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Cited by 49 (5 self)
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We explore a stacked framework for learning to predict dependency structures for natural language sentences. A typical approach in graphbased dependency parsing has been to assume a factorized model, where local features are used but a global function is optimized (McDonald et al., 2005b). Recently Nivre and McDonald (2008) used the output of one dependency parser to provide features for another. We show that this is an example of stacked learning, in which a second predictor is trained to improve the performance of the first. Further, we argue that this technique is a novel way of approximating rich nonlocal features in the second parser, without sacrificing efficient, modeloptimal prediction. Experiments on twelve languages show that stacking transitionbased and graphbased parsers improves performance over existing stateoftheart dependency parsers. 1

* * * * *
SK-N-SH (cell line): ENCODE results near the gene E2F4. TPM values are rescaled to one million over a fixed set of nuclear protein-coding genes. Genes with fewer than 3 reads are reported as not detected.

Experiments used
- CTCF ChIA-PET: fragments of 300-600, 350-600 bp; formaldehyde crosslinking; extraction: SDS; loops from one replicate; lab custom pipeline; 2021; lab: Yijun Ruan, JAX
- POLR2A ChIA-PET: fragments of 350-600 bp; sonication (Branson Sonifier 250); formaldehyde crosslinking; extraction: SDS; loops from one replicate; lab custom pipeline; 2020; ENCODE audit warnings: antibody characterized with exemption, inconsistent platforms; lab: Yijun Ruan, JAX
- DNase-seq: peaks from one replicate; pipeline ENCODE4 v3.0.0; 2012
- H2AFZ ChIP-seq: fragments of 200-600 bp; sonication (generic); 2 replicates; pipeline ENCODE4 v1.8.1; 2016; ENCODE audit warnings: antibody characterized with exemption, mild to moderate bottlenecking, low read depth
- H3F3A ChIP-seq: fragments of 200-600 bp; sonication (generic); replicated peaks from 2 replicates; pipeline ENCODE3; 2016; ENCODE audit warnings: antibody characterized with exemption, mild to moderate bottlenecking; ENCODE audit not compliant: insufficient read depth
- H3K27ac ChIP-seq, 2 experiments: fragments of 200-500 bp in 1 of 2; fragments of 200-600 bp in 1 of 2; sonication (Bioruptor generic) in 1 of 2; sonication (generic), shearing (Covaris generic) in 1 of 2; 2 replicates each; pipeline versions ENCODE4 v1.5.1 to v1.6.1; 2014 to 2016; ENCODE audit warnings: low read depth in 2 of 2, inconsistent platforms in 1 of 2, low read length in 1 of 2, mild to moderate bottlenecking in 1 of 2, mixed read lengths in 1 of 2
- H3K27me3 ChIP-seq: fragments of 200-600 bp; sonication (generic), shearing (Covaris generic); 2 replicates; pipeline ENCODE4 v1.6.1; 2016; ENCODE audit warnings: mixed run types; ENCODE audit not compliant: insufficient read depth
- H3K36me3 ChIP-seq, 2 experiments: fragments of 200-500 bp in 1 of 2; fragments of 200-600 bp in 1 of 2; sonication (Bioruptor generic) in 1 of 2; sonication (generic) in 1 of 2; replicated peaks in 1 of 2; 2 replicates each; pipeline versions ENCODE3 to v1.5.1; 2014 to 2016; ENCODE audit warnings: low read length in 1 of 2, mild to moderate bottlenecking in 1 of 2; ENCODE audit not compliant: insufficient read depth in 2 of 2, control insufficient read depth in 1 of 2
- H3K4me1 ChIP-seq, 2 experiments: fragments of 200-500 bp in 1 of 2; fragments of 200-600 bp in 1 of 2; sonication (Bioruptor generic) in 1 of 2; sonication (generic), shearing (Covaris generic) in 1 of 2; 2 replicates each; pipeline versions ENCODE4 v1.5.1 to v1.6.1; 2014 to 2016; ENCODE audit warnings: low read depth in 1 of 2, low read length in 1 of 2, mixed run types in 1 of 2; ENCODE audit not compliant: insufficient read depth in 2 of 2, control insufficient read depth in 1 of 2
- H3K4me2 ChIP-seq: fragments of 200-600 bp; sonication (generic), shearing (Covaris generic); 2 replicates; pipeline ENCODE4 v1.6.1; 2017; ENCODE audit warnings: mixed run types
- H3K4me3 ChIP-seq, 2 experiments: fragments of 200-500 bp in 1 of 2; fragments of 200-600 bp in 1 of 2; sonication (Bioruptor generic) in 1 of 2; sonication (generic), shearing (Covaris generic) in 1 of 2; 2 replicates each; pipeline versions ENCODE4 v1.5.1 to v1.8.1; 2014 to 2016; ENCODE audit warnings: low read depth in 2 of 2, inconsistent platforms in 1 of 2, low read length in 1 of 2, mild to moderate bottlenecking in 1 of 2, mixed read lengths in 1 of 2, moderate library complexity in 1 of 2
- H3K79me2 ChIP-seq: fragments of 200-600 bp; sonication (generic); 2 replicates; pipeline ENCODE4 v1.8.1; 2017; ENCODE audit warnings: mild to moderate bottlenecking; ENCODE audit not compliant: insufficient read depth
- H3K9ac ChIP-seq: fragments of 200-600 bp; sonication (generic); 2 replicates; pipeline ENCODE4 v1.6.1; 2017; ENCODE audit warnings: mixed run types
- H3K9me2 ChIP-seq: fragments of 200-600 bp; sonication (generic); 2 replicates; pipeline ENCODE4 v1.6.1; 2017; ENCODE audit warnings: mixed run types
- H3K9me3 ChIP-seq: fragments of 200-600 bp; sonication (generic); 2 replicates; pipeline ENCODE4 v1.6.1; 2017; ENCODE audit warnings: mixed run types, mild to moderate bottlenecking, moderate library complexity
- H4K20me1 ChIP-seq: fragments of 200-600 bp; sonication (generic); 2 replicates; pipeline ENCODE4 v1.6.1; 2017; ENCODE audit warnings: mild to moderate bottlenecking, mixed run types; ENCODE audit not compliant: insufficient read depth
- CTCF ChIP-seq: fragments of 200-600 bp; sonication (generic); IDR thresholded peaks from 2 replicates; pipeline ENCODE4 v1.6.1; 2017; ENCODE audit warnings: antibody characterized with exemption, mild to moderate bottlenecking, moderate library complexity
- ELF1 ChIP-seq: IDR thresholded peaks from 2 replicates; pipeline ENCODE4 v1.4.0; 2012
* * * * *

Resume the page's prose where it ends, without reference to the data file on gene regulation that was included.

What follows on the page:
Semisupervised learning for natural language
 MASTER’S THESIS, MIT
, 2005
"... Statistical supervised learning techniques have been successful for many natural language processing tasks, but they require labeled datasets, which can be expensive to obtain. On the other hand, unlabeled data (raw text) is often available “for free ” in large quantities. Unlabeled data has shown p ..."
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Cited by 47 (0 self)